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South Africa might be the special focus at this year's Berlin film festival, but the continent's movie industry epicenter seems to lie further north: Thousands of low-budget pictures are released in Nigeria every year.
"Dynasty," Nigerian style.
When Hollywood star Charlize Theron recently told reporters that it took just 28 days to shoot her latest film, "Monster," an appreciative murmur went through the room. Any Nigerian filmmakers present must have chuckled a little -- shooting a movie in five days sounds about right to them.
"I've made 25 films over the last five years," Charles Novia, a Nigerian director and producer, told his audience at a panel discussion on "Nollywood," Nigeria's booming movie industry in Berlin this week. Equipped with a video camera, a script and often as little as € 5,000, Novia and his colleagues churn out up to 50 feature-length films every week.
"Sometimes people sell their cars to start a film," said Peace Fiberesima, another producer and director. Others borrow money from relatives or friends or call colleagues who owe them a favor to help out for free, she added.
Video's the way to go
The video boom came after Nigeria's movie theaters started losing customers during an economic downturn in the 1980s. While many of the theaters have now been turned into churches, about 200,000 people earn their money through working for the movies. Estimates of the industry's revenue range from €95 million ($121 million) to €680 million.
"I didn't believe what they were telling me," said Dorothee Wenner, who works for the Berlinale's international forum and organized the two-day event at Berlin's Hebbel am Ufer theater. "In the end, I came back (to Germany) and found out that I wasn't the only one who didn't have a clue."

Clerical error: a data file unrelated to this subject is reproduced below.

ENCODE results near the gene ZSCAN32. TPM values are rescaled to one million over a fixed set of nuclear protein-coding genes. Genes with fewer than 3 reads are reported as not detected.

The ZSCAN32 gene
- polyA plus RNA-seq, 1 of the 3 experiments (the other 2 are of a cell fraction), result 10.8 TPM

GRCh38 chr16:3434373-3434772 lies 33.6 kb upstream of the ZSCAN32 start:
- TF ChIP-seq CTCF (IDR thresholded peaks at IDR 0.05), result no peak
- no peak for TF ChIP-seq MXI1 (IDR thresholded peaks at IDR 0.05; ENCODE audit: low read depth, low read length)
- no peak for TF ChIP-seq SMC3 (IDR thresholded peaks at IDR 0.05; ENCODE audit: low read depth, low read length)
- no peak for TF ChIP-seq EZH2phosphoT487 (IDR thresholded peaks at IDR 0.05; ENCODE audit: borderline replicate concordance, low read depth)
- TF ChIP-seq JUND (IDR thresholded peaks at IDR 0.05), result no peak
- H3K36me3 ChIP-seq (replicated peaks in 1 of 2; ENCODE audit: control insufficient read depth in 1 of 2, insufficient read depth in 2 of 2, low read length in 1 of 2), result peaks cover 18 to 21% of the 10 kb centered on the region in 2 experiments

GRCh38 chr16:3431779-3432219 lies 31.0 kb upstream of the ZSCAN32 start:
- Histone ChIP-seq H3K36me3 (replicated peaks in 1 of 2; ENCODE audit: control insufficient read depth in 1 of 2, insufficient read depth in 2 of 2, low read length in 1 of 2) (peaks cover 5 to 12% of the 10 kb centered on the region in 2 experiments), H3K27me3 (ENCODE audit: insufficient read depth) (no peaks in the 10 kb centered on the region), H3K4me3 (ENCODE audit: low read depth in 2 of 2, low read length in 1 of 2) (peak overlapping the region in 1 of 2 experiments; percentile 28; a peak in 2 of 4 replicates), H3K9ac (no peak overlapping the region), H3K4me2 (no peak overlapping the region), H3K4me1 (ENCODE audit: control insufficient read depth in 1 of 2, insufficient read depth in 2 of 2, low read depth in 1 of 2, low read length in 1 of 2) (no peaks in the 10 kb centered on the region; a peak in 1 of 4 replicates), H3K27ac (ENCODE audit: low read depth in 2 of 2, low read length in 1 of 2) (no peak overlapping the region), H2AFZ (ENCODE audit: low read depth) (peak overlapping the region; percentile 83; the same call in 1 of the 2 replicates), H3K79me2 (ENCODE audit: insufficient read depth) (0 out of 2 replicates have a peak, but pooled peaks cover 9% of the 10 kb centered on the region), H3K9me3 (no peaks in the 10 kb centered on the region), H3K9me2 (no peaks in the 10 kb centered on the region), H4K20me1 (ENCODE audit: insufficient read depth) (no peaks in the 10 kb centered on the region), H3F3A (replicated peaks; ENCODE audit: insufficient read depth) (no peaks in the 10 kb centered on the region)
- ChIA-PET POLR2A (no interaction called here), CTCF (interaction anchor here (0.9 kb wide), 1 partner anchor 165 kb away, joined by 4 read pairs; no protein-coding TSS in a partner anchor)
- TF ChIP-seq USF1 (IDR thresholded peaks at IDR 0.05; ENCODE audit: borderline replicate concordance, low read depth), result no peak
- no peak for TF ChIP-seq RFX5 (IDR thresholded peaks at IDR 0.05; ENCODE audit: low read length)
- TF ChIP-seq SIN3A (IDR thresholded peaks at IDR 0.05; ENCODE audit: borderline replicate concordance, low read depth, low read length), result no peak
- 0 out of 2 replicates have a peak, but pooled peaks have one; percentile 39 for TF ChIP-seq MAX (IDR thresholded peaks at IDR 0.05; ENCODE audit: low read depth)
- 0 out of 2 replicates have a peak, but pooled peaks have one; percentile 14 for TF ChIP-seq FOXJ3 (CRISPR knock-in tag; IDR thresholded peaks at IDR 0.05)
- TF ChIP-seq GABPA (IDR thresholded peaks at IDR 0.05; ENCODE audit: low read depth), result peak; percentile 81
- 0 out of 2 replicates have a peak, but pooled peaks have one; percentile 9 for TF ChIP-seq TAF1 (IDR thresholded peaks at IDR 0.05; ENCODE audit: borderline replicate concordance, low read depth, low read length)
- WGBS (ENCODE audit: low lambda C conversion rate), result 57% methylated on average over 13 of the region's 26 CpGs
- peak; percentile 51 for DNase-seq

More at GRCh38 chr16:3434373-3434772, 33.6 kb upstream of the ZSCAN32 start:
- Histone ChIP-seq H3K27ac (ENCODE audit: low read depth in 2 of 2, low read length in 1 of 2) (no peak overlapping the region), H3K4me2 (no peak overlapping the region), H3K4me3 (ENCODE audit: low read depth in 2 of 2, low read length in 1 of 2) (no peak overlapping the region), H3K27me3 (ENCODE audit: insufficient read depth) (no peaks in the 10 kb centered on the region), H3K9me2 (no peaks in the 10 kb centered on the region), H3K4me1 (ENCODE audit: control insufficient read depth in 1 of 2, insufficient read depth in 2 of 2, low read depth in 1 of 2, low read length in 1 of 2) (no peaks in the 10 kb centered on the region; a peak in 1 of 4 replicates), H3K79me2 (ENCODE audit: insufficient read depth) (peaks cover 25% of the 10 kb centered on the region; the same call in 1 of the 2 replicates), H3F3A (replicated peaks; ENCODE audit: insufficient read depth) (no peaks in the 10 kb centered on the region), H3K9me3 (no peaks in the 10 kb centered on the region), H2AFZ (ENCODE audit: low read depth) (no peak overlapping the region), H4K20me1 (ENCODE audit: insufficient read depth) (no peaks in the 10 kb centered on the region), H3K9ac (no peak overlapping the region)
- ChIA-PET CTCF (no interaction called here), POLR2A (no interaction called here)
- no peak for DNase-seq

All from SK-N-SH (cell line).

Pedestrians push their way through a traffic jam in downtown Lagos.
Nollywood booms without government funding. In fact, Nigeria's movie industry, which is centered in the country's former capital, Lagos (photo), pays the government about €3.5 million per year to censor its products, according to Fiberesima.
"I don't think anyone from the West can understand what it's like to build an industry without any help from the state," said Brenda Goldblatt, a South African filmmaker who recently made a documentary on Nollywood. "These films are companions in life for people. In the West, there's nothing like the depth of the relationship (between viewers and movies)."
Movies people can relate to
What's produced looks a lot like Latin American telenovelas and has little to do with Hollywood blockbusters. Viewers seem to like it that way. Renting American-made films in the video stores costs half as much as Nollywood productions, but the imports still collect dust on the shelves. "Most Nigerians don’t want to watch 'Terminator 3,'" Fiberesima said. "They want to watch 'Real Love' or 'True Love' or 'Saving Alero,'" she added, referring to recent Nigerian releases.
Up to 200,000 copies are sold per film.
Unlike Bollywood films -- melodramatic productions from India -- not all Nollywood movies are similar, as Fiberesima, Amata and their colleagues are eager to point out. "It's not a style of making films, it's the Nigerian market for films," said Jeta Amata, a 29-year-old director, producer and actor who has already made 40 movies. He added that all he wants to do is entertain his countrymen.
"It's a cultural thing of appreciating home," Fiberesima said, adding that Nigerians can relate to the stories about crime, love, sex, and power which are set in their neighborhoods. While some films focus on rituals and myths from a specific ethnic group, "most of the films talk to everybody," she said.